Verlinda.  The lands and personal estate were left to John and William
North, sons of Tryphenia and the seven children of William and Tryphenia
North.  (PG Co. Wills Box 12 folder 9; Inv. Box 25, folder 50; Final
Account, Liber ST no 1, fol. 53)

     For purposes of identification of Margaret and Tryphenia the
following is offered as possible solutions. Margaret would appear to be
a daughter of either a Norris or a Bryan family.  Reasons for this
conclusion is drawn from the reading of Thomas Windom's will.

     Tryphenia is a little more difficult to explain.  In looking at the
total picture of possible relationships, if Tryphenia is the daughter of
Ezekial Goslin and a first wife (We Veitches states Elizabeth Veatch
married Ezekial Goslin) she would have been raised in the household of
Ezekiel and Elizabeth Masters Goslin.  The records of the Moravians state
a daughter, Taffena, was left in Maryland when Elizabeth Goslin and family
moved to North Carolina.  We can find no records of her North marriage or
that she was a North by birth.

     Family records show that the children of William and Margaret went to
North Carolina, Virginia, Kentucky and Kansas. The children of William and
Tryphenia went to Kentucky and Indiana, Ohio, Nebraska and Kansas.

     This completes an overview of the first two generations of documented
Masters in Maryland.





  ABSTRACTS OF LAND DOCUMENTED IN THE HALL OF RECORDS, ANNAPOLIS, MD


PG Liber I, fol. 87-9 (12 Dec. 1720): fr. Charles and Mary Beale, for 2000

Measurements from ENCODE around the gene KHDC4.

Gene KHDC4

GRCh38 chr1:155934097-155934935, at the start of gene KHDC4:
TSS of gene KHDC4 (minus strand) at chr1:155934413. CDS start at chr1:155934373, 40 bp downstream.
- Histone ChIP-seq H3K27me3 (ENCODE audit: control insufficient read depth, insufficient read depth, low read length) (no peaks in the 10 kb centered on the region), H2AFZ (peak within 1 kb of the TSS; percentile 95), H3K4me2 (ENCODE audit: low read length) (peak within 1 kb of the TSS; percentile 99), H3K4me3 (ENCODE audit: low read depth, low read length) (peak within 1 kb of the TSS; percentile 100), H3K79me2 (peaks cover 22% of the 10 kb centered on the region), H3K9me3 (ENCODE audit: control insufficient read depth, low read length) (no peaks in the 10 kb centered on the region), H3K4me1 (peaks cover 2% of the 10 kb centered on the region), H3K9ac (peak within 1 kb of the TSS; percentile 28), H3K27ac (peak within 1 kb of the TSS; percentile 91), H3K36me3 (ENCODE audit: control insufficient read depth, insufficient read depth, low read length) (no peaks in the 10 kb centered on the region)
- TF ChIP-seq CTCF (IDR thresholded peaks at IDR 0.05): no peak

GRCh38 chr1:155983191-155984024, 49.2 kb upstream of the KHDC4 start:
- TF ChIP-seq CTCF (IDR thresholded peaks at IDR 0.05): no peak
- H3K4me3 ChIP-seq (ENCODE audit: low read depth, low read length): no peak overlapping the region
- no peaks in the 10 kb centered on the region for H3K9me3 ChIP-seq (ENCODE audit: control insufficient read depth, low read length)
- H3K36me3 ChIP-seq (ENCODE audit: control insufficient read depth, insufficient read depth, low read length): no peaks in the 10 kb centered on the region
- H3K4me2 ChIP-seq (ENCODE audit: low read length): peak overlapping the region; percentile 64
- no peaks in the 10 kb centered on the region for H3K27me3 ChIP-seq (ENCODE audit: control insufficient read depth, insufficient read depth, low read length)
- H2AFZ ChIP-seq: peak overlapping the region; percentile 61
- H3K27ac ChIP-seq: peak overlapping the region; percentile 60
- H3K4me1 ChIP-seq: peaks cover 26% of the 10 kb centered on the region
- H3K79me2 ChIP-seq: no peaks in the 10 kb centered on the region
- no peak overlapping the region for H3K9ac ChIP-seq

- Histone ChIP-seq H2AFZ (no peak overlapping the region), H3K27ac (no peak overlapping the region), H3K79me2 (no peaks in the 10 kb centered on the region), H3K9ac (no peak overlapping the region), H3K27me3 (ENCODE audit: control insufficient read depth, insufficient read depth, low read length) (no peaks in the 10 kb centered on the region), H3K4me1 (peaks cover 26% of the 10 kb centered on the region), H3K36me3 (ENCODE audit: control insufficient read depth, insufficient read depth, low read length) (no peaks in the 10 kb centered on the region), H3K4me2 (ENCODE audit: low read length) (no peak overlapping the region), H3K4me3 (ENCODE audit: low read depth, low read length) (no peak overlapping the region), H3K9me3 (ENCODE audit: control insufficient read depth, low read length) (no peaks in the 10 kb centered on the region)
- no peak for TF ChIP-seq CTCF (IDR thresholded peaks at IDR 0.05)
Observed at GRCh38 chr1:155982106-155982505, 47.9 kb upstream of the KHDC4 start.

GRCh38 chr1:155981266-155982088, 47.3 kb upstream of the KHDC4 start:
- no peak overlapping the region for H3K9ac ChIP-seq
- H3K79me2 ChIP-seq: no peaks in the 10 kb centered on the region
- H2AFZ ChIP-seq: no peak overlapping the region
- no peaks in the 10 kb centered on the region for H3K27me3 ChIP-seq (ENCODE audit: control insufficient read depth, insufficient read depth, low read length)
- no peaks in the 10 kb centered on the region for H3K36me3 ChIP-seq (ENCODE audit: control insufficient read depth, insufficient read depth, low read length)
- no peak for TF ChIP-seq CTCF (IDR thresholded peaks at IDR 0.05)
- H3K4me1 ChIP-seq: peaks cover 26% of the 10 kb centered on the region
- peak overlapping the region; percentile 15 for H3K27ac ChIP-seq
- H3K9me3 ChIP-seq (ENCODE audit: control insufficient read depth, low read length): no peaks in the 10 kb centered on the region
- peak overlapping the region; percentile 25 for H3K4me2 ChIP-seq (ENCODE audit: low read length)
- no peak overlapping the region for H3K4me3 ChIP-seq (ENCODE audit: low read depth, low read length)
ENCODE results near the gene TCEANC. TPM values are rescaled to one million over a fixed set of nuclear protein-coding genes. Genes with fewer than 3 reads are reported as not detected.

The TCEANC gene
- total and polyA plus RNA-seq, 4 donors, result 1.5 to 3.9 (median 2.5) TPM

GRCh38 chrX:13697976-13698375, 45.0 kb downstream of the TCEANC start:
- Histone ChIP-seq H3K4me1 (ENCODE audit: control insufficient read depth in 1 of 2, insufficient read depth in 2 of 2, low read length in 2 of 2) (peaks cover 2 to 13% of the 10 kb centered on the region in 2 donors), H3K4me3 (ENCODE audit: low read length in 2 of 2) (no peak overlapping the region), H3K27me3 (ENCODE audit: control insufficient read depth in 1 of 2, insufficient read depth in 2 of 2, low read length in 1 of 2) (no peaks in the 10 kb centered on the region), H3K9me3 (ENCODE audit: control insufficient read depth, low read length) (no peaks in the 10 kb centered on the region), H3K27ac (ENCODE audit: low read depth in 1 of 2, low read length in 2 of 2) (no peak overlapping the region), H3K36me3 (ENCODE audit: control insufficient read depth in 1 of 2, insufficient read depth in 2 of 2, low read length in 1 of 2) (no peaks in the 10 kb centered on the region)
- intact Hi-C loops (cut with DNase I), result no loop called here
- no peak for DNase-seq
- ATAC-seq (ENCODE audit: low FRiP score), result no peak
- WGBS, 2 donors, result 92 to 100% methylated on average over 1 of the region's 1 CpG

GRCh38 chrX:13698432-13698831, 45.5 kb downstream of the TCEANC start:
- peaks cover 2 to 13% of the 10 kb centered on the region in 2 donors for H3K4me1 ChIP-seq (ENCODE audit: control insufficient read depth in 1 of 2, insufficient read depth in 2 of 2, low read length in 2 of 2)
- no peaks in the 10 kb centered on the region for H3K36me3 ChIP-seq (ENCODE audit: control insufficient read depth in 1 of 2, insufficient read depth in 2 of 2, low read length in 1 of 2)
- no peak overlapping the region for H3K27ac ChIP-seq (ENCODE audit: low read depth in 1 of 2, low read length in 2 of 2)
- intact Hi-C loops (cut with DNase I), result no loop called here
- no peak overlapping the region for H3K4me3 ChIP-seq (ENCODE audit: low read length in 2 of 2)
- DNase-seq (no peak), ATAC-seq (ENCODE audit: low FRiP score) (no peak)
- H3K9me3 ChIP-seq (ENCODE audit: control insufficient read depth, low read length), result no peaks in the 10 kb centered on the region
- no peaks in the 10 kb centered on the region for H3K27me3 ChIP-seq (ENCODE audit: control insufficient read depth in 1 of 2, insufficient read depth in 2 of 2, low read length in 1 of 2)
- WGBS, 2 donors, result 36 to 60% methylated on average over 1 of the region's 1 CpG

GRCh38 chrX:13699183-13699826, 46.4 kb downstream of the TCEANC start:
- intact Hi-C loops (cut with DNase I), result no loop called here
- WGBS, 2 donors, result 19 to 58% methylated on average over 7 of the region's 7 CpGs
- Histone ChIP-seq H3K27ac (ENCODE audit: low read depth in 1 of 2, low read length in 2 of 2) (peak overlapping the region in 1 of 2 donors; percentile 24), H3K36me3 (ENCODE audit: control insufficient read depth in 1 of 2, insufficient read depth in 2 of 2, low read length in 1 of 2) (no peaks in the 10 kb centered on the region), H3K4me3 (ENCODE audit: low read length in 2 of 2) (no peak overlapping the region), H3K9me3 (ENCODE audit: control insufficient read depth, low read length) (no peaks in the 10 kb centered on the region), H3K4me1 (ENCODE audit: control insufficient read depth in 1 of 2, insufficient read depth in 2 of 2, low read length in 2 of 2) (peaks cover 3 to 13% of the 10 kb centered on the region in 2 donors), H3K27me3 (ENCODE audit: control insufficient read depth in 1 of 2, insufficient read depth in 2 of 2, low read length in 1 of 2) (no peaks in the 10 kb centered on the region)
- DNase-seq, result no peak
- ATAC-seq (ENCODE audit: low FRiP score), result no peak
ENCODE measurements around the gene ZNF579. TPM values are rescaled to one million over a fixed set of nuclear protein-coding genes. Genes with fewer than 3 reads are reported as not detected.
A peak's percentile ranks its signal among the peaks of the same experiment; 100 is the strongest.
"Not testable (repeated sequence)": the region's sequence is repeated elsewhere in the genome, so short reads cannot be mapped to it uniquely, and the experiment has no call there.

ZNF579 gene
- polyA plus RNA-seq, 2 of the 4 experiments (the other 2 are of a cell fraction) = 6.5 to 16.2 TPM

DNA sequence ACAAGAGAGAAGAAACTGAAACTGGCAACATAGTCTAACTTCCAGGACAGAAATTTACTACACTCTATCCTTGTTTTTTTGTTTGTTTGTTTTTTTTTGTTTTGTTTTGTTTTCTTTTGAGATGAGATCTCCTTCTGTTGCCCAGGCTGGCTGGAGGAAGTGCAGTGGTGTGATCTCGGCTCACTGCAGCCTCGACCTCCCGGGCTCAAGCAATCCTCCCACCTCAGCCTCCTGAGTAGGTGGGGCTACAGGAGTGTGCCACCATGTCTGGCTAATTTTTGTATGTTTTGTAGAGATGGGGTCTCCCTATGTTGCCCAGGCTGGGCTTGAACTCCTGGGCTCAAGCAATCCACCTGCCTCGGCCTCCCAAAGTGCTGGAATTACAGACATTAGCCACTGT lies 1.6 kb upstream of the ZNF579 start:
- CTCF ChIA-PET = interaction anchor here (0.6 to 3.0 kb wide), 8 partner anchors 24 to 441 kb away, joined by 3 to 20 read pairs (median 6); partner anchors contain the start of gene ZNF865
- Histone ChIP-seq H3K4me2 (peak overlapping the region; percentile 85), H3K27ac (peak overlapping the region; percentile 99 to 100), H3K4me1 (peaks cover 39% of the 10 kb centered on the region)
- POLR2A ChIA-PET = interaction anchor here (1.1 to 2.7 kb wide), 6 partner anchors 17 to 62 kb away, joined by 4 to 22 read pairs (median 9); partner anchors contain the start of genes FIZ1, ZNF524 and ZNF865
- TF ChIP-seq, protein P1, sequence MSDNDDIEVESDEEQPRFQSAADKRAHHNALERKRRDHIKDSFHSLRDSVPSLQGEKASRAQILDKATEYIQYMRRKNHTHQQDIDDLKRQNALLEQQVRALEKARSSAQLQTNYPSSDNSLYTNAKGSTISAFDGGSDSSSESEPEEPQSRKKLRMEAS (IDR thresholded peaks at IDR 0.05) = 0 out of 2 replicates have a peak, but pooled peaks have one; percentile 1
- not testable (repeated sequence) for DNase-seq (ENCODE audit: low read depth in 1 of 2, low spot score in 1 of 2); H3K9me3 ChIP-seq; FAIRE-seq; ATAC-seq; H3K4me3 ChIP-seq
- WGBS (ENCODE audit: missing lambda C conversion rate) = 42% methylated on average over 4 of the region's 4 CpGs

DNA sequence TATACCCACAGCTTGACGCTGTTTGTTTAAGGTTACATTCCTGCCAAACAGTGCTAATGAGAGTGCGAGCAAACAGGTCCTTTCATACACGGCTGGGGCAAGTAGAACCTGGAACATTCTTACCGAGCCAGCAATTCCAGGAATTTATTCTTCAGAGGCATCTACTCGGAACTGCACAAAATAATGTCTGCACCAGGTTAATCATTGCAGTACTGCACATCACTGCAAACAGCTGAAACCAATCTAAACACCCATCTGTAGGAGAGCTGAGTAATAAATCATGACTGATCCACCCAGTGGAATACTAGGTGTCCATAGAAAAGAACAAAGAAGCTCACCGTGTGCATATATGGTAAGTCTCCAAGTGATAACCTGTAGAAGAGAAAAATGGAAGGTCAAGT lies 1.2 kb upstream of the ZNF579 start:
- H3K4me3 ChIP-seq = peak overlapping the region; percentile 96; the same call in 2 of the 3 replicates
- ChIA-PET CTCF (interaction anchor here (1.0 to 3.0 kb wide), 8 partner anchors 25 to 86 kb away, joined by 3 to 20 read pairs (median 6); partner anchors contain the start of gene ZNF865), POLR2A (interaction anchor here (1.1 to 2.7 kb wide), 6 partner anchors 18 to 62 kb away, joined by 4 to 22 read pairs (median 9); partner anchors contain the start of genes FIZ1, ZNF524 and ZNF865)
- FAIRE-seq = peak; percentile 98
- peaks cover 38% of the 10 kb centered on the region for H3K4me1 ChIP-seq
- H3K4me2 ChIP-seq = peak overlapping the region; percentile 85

lb.  good tobacco: Discovery; beginning on north side of fresh called Oxon
at first bounded tree of None such; equalling 383 acres fee simple;
surveyed 5 Sept.  1714 for Charles Beale, part of warrant granted Charles
Beale 23 April 1714.

PG Liber I, fol. 307-9 (13 March 1721/2): to John Wilcoxin for 3000 lbs
tobacco: Gum Spring, beginning at bounded white oak standing near a draught
of a creek called Oxon, equalling 100 acres; wife Mary signed.

PG Liber T, fol. 525-26 (23 Aug. 1737): to Ezekial Goslin, joyner, for 5
shillings: Discovery, beginning at end of fifth line of that part laid out
for John Veatch now in possession of Lewis Wilcoxin, equalling 127 acres;
Wife Mary signed.

PG Liber T, fol. 526-7 (15 Sept. 1737): to Robert Masters, joyner, for two
shillings: Thoroughfair, beginning at box Elder near West end of a fair
Island in Potomack named Fair Island, equalling 100 acres fee simple; wife
Mary signed, recorded at the request of Ezekiel Goslin.

Charles Liber O no 2, fol. 206-7 (23 Aug. 1737): to William and Mary, his
wife, to Thomas Farrand, of St. Mary's Co.: Hopeful Blessing, beginning at
a bound white oak standing on the south west side of a small branch which
runs into Piles Fresh; 50 acres.

PG Liber BB no 1, fol. 112-3 (20 Feb. 1743/4) with John Veatch from Daniel
Dulany of Annapolis, Esq., for 33 lbs sterling: Progress, on Potomac River
2 miles below mouth of Monocacy River; equalling 132 acres.

PG Liber BB no 1, fol. 175 (29 Aug. 1744): from John Veatch for five
shillings: Prograce, bounded white oak standing near brink of Potomack
River (first bounded tree of said Prograce); equalling 52 acres; wife Mary
signed.

PG Liber BB no 1, fol. 176-78 (29 Aug. 1744): to John Veatch for 8
shillings: Progress, beginning at end of the 54th perch of the second line;
equalling 80 acres; wife Mary signed.

PG Liber BB, fol. 237-8 (8 Nov. 1744): to Ezekiel Goslin, joyner, for
yearly rents and covenants: Progress; equalling 52 acres.

PG Liber NN, fol. 342-3 (16 Jan. 1755), to William Masters, Jr. for tender
regard, love and natural affection for his son: Discovery, lying on south
side of eastern branch of Potomac River; equalling 52 acres; wife, Mary,
signed.

PG Liber RR, fol. 60-61 (8 July 1760): to well beloved son, Robert, well
beloved daughter, Elizabeth Goslin, well beloved son, William Masters:
Negro, Bess with increase, William to have all lands I possess with house
and plantation and all appurtenances when William, Sr. dies; no wife
signed.

Fred Liber N, fol. 149-50 (9 June 1770): to Elizabeth Goslin, spinstress of
Frederick Co., for 30 lbs currant money: Progress, equalling 52 acres; no
wife signed.